All I can really say is that everyone should choose their own reason for living – on the ground or in the sky doesn’t really matter … just find it and embrace it.

Because losing your reason for living simply leads to an unhappy purposeless life … and that is a sucky life.

racism, systemic or individual … & me

November 8th, 2015



<this is a post request from a European friend – sorry … it is a little rambling … >

racism 1 white guy


Americans have realized many things for which the rest of the world is struggling, yet, the civilization and the morals of Americans fall far below their own principles.”racism 2 white guy

Harriet Martineau

<1837 – Society in America>


The massacre in Charleston was not just an isolated hate crime carried out by a mentally ill racist in South Carolina. It is simultaneously representative and starkly indicative of the rampant racism structurally embedded in America, the responsibility for which, it might be argued, bears no exemption for any American, especially white Americans, north or south, republican or democrat.

As Richard Wright wrote in his 1945 non-fiction memoir Black Boy, America “insists upon seeing the world in terms of good and bad, the holy and the evil, the high and the low, the white and the black; our America is frightened of fact, of history, of processes, of necessity. It hugs the easy way of damning those whom it cannot understand, of excluding those who look different, and it salves its conscience with a self-draped cloak of righteousness.”


Joanne Braxton and Michael Sainato

<Guardian Opinion Editorial>


“… the devil doesn’t come dressed in a red cape and pointy horns.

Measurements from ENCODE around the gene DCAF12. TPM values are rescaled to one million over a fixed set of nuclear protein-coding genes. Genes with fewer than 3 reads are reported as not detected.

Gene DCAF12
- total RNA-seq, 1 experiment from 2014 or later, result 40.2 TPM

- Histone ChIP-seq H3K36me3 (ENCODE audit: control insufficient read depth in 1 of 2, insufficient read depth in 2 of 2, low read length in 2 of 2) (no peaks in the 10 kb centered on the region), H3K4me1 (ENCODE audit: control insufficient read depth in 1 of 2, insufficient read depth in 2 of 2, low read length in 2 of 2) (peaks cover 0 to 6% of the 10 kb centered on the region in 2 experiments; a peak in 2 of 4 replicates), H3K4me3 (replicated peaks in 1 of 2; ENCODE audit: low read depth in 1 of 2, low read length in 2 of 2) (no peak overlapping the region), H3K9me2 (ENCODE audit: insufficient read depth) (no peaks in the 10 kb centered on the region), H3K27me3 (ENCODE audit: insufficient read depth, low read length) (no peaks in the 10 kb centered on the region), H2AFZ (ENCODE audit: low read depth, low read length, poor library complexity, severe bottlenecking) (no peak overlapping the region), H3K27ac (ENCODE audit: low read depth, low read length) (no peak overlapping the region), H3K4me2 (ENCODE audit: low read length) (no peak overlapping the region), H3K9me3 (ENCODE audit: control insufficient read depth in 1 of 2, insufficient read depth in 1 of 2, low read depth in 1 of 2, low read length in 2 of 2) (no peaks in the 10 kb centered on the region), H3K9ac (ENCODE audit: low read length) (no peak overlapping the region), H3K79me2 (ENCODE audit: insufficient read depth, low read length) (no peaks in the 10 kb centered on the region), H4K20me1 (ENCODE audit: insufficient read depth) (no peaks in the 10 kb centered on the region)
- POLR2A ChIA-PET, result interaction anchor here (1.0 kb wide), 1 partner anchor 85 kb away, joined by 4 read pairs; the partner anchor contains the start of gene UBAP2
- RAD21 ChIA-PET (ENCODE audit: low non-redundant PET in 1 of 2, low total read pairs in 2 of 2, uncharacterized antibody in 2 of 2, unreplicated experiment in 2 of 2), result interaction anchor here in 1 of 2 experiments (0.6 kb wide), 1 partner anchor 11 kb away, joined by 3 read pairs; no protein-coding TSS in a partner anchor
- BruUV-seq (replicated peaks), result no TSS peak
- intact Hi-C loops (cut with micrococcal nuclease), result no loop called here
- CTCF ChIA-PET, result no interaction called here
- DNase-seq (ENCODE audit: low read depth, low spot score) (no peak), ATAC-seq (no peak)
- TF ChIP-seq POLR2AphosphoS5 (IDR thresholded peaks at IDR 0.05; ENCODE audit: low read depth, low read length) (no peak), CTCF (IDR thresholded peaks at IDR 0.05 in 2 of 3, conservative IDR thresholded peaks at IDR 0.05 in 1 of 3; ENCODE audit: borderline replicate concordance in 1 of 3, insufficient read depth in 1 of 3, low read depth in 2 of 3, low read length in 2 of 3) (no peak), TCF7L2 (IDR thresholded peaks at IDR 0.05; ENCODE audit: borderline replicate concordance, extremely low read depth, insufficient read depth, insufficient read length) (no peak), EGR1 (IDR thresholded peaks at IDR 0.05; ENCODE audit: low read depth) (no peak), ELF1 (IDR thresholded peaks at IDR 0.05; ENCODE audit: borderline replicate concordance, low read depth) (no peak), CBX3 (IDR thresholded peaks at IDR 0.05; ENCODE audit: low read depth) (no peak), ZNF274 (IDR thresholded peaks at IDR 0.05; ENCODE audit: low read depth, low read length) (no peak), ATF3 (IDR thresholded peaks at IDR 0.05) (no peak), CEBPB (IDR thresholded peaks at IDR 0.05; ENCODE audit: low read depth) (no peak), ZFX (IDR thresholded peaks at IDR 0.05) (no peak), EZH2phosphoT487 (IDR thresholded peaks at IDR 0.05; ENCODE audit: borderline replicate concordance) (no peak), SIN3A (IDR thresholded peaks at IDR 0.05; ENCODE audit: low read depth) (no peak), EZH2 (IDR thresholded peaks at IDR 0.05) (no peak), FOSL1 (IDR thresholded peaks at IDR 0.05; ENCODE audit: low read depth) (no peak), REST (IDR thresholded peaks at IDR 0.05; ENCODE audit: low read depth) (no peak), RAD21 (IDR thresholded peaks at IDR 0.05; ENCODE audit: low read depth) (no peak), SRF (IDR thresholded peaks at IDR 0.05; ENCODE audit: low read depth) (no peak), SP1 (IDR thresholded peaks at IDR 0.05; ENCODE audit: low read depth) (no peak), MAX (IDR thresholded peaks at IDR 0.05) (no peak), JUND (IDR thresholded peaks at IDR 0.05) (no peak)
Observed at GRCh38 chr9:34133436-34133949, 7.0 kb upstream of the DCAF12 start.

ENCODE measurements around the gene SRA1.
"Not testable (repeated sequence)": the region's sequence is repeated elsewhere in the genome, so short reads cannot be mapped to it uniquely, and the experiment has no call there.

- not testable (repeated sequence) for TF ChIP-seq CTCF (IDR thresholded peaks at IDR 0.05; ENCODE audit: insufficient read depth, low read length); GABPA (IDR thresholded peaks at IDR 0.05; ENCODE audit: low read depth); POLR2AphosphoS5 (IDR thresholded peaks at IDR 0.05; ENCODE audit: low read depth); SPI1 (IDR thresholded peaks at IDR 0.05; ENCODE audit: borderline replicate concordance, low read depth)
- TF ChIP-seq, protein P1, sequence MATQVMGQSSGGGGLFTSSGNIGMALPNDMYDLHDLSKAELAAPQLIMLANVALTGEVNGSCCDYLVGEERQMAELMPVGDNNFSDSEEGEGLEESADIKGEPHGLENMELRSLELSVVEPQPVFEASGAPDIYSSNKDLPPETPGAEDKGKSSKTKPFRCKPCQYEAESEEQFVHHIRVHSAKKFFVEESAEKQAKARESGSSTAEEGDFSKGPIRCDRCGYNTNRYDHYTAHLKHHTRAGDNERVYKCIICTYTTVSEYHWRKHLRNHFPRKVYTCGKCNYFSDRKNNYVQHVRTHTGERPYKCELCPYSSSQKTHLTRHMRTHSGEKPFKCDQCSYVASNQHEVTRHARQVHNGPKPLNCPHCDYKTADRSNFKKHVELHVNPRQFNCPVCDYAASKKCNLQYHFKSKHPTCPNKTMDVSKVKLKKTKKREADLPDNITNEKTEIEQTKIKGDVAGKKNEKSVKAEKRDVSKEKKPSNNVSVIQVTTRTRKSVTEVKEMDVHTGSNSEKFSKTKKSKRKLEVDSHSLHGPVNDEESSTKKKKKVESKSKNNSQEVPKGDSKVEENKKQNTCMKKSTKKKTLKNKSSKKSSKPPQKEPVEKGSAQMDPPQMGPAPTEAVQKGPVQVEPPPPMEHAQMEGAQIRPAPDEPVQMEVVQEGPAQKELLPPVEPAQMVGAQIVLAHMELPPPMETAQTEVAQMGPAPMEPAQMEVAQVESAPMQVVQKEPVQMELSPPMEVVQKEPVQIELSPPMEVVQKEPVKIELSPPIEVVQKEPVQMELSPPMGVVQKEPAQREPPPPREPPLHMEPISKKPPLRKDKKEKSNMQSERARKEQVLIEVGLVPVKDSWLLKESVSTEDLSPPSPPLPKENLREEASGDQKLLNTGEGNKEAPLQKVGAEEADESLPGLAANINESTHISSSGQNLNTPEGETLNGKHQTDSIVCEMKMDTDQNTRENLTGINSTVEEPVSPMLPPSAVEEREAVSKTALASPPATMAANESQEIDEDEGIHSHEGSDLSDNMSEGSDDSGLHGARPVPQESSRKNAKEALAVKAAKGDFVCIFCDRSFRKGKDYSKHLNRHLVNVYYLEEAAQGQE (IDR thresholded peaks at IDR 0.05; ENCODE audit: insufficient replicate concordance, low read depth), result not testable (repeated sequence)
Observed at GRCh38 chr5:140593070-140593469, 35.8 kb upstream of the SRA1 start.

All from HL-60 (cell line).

He comes as everything you’ve ever wished for …”


Tucker Max





being yourself voice echo



I am an older white guy. And I imagine I have exhibited racist behavior, and certainly thoughts, in my life.


Therefore, I am a racist.



Well … that last sentence pained me to type. Fucking killed me.



But here is the deal.


I think we all are … well … at least the white folk.



We may not be outspoken blatant racists … in fact … I tend to believe most of us are relatively oblivious to how racism slips into how one thinks and acts.



This means that … well … I do believe white people bear the burden of racism.



In particular I know I personally bear the burden of racism every day.



The only way I could justify not assuming responsibility is to assume we live, and work, in a racially neutral society – neutral meaning either everyone is treated equally or every prejudice is equivalent to another.





That is not our world.


racism white makes 1


To be clear <to all my white friends>.


I do not disagree that there is some anti-white racism <maybe let’s call this ‘reverse discrimination’> in today’s world.




racism white males 2

And this is a big but.



As long as I continue walking into businesses where leadership is predominately white <and male>.


As long as I scan annual reports and websites and view a predominately white <and male> leadership team.

racism white males 3
As long as the business, government & social power structure remains dominantly white.


As long as all of those things exist … racism against white people will never be the same as racism against people of other races. For if you DO believe it is the same then almost by default you are suggesting the power structure needs to be protected & defended … not earned.



And that is not something I am willing to embrace.



I AM willing to accept the fact that African American racism is a product of a system that has been breeding hatred and bigotry in America since the first Africans were kidnapped and forcibly transported here in the 15th century as slaves under deplorable, inhumane conditions.